So Here’s Where All Your ALS Ice Bucket Money Went…
Last summer the ALS Ice Bucket Challenge swept the nation with everyone from your niece in her cute little bathing suit to athletes like Lebron James taking the dunk to help fight the deadly neurodegenerative disease that kills a person’s nerve cells in the brain and spinal cord.
More than 17 million people participated in the challenge to support ALS research and activism, while 2.5 million people donated a sum of $115 million to the ALS Association. The association says that the challenge may have been one of the largest events of giving outside of an emergency or disaster.
So, where did it all go? Well $47 million has already been spent or budgeted into specific items while the remaining funds will be spread across five spending buckets as told to CNN.
Bucket 1: $77 million for ‘research’
Out of the total funds raised, 67 percent will go to research to find a treatment and hopefully even a cure for ALS.
According to the ALS Association there is no cure and only one drug that “modestly extends survival.”
Bucket 2: $23 million for ‘patient and community services’
The ALS Association will be giving $8.5 million to its 39 local ALS chapters. The initiatives of each chapter vary. Some chapters focus on providing patients with a means to communicate by purchasing iPads or head-mounted laser pointers while others supply canes, wheelchairs and ramps to help with mobilization.
The organization is also budgeting $2.7 million for 48 ALS treatment centers which are certified as the best in the field.
Bucket 3: $10 million for ‘public and professional education’
These funds will go towards educating the public about ALS as well as helping doctors and researchers learn more about best ways to fight for ALS patients.
Bucket 4: $3 million for ‘fund-raising’
The ALS Association will allocate $3 million on items such as communication initiatives and data analysis in order to keep the support of donors it picked up during the Ice Bucket Challenge.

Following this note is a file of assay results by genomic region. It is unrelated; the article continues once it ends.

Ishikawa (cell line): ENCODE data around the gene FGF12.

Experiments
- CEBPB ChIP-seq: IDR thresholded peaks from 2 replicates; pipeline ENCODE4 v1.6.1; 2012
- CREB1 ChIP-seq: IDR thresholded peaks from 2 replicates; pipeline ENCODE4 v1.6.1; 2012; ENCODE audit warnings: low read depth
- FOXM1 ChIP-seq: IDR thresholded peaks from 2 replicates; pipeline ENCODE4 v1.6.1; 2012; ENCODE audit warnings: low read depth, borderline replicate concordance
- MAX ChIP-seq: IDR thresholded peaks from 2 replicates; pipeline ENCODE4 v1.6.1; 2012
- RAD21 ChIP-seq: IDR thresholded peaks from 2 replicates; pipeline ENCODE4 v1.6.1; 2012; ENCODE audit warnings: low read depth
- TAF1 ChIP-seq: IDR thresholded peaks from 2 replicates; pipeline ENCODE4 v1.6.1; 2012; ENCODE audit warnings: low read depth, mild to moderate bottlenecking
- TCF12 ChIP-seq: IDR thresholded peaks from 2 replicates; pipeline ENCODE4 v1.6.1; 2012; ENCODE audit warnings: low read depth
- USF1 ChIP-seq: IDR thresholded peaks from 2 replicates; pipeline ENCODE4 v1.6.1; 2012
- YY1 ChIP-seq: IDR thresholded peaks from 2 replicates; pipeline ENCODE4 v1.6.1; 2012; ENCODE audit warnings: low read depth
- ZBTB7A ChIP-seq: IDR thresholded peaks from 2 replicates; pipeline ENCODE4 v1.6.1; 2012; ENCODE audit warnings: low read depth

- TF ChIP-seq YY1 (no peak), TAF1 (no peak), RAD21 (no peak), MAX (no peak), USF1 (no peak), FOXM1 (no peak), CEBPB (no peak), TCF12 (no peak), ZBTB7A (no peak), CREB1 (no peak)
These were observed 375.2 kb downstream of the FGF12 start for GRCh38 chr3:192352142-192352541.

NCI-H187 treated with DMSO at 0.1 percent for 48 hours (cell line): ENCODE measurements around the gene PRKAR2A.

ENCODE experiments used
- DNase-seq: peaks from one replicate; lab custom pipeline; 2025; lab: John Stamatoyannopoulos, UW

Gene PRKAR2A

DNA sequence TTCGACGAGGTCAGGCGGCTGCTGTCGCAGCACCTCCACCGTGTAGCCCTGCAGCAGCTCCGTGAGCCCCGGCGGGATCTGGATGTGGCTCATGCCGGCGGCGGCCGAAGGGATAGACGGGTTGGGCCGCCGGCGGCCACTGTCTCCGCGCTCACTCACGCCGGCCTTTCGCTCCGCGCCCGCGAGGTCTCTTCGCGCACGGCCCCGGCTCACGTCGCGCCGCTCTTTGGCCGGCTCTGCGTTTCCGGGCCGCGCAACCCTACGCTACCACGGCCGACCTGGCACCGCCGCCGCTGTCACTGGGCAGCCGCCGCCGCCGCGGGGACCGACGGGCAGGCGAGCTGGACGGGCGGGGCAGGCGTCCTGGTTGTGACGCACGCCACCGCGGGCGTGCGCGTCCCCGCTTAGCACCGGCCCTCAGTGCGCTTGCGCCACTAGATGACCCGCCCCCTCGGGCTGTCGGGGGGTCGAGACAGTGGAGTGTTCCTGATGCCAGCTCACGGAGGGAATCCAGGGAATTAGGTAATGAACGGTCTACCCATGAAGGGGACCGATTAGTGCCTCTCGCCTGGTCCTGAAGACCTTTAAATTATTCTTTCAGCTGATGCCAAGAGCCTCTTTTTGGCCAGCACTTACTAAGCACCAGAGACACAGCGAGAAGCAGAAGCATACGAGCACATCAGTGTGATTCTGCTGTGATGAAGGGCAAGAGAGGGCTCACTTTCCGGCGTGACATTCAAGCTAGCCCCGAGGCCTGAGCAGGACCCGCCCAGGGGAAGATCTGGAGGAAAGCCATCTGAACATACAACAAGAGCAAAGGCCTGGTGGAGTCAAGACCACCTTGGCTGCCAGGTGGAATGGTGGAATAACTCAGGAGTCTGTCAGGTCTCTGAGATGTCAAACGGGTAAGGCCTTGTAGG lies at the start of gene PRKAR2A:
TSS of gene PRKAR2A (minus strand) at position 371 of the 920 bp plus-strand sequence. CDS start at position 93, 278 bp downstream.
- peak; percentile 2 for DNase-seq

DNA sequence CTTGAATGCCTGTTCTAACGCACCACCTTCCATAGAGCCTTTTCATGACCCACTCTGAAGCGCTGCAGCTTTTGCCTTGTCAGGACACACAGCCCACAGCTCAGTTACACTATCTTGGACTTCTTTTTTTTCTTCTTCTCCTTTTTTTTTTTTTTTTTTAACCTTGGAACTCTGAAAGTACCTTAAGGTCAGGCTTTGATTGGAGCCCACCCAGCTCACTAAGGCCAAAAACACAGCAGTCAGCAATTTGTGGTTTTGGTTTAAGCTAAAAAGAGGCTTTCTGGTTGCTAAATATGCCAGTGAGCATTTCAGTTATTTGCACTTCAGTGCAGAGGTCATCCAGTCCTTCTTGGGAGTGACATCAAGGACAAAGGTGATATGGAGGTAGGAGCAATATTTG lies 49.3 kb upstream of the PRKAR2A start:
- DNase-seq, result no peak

Bucket #5: $2 million for ‘external processing fees’
In order to pay for running credit and debit card donations, the ALS Association will be using $2 million to process payments and cover overage charges for the site due to the high amount of visitors.
Phil Buchanan, president of the Center for Effective Philanthropy, told CNN that the association’s transparency should be applauded.
“I had kind of feared at the time that there would be a lot of pressure on them to spend the money quickly,” said Buchanan. “But that can actually lead to money that’s not well spent.”
Thankfully, the ALS Association has a structured plan in place to make the best use of everyone’s donations.
As August quickly approaches the organization is hoping the challenge takes off just as strongly as it did last year.
“Let’s keep it up this August and every August until there’s a cure,” says a new promotion on the website.
The funds raised last year, a total of $115 million may seem like a ton, but when it comes to creating treatments in the medical field costs add up quickly.
“By some estimates it takes about a billion dollars to make a new therapy,” Dr. Steven Finkbeiner of the Neurocollaborative told CNN.
While the ALS Association may not be there just yet, last year’s participation certainly shows that the general public and celebrities alike are willing to give their support.
Did you participate last year? If so, will you be up for it again in just a few short weeks?